If this casual abandonment of EU rules fails to stop any unrest then our corporate masters can always rely on the new armed paramilitary Europolice created by the Lisbon Treaty to step in. The European Gendarmerie Force (Eurogendfor), founded five years ago, is made up of paramilitaries from six member states – France, Italy, the Netherlands, Portugal, Spain and Romania, which joined in 2009. It is a European intervention force, based on the armed French Gendarmerie and the Italian Carabinieri. Eurogendfor troops, which have all the powers of a secret service and are immune from prosecution, are permanently billeted at its headquarters in the Italian town of Vicenza. The paramilitary plans were launched by the former French defence minister Michele Alliot-Marie after the French had to deal with internal uprisings of immigrant youth with regular running street battles. Under the Lisbon Treaty, Eurogendfor can be deployed in times of crisis instead of national armies, which presumably would be less inclined to fire on their own citizens.
The cross-shaped sword in the arms of Eurogendfor symbolises unity and the flaming grenade the common military roots of the police unit. The motto "Lex paciferat" means "The law pacifies" – that would be EU, not national, law.
In Article 4 of the establishing treaty, the duties of the unit are described as follows.
"Protecting the population and property and maintaining the public order during activities of public unrest."
During deployment, the troops of this paramilitary EU unit must commit to the laws of the state in which they are stationed and deployed, but all premises and terrain that are seized by the troops are immune even to authority of the state for which the troops operate, and not accessible.
Now Tony Blair and the political class didn't reveal that particular gem when promoting the treaty formerly known as the EU constitution. The existence of what is in effect a mercenary army under the control of EU institutions should be a major concern to growing protest movements across Europe, particularly those on the "left" who believe that the EU should be handed even more economic and political powers to "deal with" the crisis of capitalism.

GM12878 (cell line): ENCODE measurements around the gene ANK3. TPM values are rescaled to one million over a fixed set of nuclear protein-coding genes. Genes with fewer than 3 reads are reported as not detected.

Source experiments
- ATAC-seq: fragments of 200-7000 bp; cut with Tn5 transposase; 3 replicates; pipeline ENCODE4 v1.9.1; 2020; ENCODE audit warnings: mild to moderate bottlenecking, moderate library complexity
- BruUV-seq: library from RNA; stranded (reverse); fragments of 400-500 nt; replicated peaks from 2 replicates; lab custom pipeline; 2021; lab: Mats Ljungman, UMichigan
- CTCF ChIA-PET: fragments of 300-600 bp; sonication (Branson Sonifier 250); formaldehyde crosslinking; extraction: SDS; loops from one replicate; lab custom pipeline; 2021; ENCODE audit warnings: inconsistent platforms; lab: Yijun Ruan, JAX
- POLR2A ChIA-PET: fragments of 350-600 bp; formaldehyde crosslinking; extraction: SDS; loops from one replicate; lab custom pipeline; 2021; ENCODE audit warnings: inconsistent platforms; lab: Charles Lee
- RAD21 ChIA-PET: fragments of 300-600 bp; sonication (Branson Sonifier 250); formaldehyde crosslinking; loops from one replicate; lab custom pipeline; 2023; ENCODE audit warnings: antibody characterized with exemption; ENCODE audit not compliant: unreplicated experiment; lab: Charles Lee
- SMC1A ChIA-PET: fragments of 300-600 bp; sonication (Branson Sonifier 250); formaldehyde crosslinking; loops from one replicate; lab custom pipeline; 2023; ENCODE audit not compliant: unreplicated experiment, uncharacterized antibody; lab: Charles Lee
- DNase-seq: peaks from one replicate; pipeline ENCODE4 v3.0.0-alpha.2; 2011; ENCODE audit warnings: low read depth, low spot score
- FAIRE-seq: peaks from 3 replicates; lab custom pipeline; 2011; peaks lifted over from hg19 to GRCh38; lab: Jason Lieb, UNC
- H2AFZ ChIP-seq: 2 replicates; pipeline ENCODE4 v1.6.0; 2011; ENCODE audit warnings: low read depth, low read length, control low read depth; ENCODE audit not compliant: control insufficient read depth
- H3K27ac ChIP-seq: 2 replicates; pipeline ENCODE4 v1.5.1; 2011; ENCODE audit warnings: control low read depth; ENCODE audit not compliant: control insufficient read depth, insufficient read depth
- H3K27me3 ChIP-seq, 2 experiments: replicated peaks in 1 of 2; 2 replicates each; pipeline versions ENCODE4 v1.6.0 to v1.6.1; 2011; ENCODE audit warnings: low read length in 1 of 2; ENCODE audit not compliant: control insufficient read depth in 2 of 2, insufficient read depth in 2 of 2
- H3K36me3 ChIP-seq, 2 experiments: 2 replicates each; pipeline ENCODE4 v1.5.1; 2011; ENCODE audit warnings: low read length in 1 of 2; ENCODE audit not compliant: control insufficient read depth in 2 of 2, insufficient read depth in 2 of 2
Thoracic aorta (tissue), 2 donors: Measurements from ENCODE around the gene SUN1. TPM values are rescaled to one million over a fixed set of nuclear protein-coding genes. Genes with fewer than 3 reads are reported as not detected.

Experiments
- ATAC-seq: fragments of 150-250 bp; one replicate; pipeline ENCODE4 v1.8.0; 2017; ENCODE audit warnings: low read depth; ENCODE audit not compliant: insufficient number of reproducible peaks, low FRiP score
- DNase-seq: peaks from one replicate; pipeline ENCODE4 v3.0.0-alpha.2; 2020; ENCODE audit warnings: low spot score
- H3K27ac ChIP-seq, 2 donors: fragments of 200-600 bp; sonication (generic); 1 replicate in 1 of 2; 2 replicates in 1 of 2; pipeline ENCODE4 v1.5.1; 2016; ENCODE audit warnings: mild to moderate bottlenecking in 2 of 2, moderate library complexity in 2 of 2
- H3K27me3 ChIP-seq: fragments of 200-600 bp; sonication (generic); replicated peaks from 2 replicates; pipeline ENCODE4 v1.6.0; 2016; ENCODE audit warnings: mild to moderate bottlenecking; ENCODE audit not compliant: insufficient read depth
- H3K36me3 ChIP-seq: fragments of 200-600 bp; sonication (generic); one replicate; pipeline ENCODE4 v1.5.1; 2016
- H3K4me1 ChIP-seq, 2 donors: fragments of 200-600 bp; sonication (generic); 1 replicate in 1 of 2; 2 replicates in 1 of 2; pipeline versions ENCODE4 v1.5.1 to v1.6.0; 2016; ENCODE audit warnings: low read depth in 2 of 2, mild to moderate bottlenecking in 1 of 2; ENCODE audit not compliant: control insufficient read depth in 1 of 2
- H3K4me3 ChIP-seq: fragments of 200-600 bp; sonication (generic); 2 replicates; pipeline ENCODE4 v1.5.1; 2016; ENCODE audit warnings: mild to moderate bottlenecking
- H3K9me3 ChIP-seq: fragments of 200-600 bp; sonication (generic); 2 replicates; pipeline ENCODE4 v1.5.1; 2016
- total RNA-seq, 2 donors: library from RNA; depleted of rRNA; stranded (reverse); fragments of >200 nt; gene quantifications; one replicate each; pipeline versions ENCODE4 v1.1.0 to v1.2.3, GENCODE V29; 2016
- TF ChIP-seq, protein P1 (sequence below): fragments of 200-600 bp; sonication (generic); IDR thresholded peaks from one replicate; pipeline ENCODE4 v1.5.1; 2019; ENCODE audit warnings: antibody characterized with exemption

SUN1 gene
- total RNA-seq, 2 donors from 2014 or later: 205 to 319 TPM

A G20 counter-demonstration is being planned in Nice on November 1 and violence is erupting across the EU "empire" – as EU president Jose Manuel Barroso once candidly described it – so it may be a matter of time before the EU uses the lawless paramilitary force it has created to deal with just such a threat.
The Lisbon Treaty also gives plenty of scope for external military adventures by developing an armed wing for the EU, complete with its own military-industrial complex, to fight resource wars in the interests of the biggest European military powers, namely Britain, France and Germany.
Blair's former foreign policy guru Robert Cooper, architect of the illegal wars on Yugoslavia and Iraq, openly promoted this new form of direct European military colonialism. He claimed once that this new imperialism would require the EU to get used to "double standards."
"When dealing with old-fashioned states outside the post-modern continent of Europe, we need to revert to the rougher methods of an earlier era – force, pre-emptive attack, deception, whatever is necessary to deal with those who still live in the 19th century world of every state for itself," he said.
This latter-day Lord Palmerston is now a special adviser to EU foreign policy chief Baroness Ashton and revealed to us these "double standards" during a visit to oil-rich Bahrain earlier this year. With EU support, Bahrain's Western-backed king called in Saudi and Emirati mercenary troops to brutally crush Shia-led democracy demonstrations in March, leaving many dead.
When questioned about this harsh crackdown, Cooper said bluntly: "accidents happen. It's wrong to suggest that only violence has been from the police and the authorities. Undoubtedly there has been violence by some demonstrators and the deaths of at least two policemen," he said. Since then many Bahraini opposition activists have been sentenced to life in prison by military courts. So much for the Arab Spring.
Ironically in the same month the French and British air forces began pounding targets across oil-rich Libya with the full support of EU foreign policy tsar Ashton in order to "to help the people." It has long been known that the EU is seeking to build a military dimension to defend and extend its corporate interests externally. But the same militarisation process is developing internally with the creation of an armed police force which is immune from prosecution.
Repression at home and eternal war abroad – this is the new European model and it looks a lot like the old one.
Brian Denny is a spokesman for the (UK) Campaign Against Euro-Federalism. This article first appeared in the Morning Star. The photo is by George Laoutaris.